The fetus had a heartbeat, she was not sure what to do, and went to a rabbi for counsel. She learned that “In Judaism, the dominant metaphor for life is not the heartbeat — it is the breath. In Genesis 2:7, God breathes life into man: ‘Then the Lord God formed man of the dust of the ground, and breathed into his nostrils the breath of life; and man become a living soul.’ Even that final word, soul, nefesh, can be translated as breath.”

Jewish law errs on the side of the mother’s health, and does not see a fetus as “a life.” As Jodi Jacobson, Editor-in-chief of RH Reality Check describes it, Jewish law “does not recognize an egg, embryo, or fetus as a person or full human being, but rather ‘part and parcel of the pregnant women’s body,’ the rights of which are subjugated to the health and well-being of the mother until birth.”

The Vatican disagrees, and see the fertilized egg is a “person” with full rights under the law.  The United Methodist Church – it sees it differently and “recognizes the primacy of the rights and health of women.” And “Islamic scholars, like Jewish scholars, have debated the issues of ‘ensoulment’ and personhood, and continue to do so with no over-riding consensus.”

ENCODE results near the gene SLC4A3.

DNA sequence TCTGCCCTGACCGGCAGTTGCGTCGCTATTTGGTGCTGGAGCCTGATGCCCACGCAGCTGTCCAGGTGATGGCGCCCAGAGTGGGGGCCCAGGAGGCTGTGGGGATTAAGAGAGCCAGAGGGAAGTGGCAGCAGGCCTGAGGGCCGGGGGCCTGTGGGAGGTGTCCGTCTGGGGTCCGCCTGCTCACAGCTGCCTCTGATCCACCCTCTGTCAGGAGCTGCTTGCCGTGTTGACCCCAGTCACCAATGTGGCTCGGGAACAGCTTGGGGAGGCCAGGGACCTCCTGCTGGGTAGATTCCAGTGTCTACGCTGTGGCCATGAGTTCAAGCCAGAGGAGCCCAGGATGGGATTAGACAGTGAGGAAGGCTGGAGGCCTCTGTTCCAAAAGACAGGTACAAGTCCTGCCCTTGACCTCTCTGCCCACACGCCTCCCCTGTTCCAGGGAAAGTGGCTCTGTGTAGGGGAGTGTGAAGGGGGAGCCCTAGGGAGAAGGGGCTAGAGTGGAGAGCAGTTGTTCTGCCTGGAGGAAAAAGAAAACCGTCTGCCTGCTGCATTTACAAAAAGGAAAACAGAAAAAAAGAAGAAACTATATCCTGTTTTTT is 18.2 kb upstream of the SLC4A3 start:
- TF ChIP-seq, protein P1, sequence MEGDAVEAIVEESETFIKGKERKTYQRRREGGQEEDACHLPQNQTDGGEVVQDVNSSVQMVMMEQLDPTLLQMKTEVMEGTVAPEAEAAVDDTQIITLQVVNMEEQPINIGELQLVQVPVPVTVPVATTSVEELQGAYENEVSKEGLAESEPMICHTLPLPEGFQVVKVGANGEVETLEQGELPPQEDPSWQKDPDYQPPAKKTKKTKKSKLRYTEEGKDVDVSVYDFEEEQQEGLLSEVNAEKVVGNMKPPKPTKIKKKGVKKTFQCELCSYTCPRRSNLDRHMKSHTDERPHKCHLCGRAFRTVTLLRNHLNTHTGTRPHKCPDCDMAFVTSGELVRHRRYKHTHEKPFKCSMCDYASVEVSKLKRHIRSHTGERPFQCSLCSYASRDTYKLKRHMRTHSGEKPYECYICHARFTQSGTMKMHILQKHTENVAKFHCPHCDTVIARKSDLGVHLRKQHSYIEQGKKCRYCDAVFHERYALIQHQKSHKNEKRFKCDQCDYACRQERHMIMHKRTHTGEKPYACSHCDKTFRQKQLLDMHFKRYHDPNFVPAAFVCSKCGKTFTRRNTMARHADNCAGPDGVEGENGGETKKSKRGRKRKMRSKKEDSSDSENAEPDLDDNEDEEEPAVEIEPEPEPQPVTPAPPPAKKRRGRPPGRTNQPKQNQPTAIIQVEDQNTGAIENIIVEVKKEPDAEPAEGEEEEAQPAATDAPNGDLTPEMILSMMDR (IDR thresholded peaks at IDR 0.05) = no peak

There is clearly not one answer to the question of personhood.  The problem is the “Moment of Conceptionists” do not accept this, and feel so right about their religious position they want all of us to follow it.

As we head into the next four years, expect this contingent to continue to attempt to make personhood, not Roe v Wade, the law of the land. Expect them to try and chip away at this law any way they can.

However, we will have a president at the helm who can make sure the highest Court continues to see the answer to “when life begins” for what it is – a matter of personal belief, and the right to privacy to make personal choices based on those beliefs.

11 thoughts on “Dodged Electing a Personhood President!

  1. I find it ironic that these same groups who hold up the constitution are the ones who want to define and implement laws regarding personhood. Our first amendment is to protect our freedom of religion and it seems that religion is what is driving the definitions of personhood. I cannot see a personhood amendment passing the lemon test.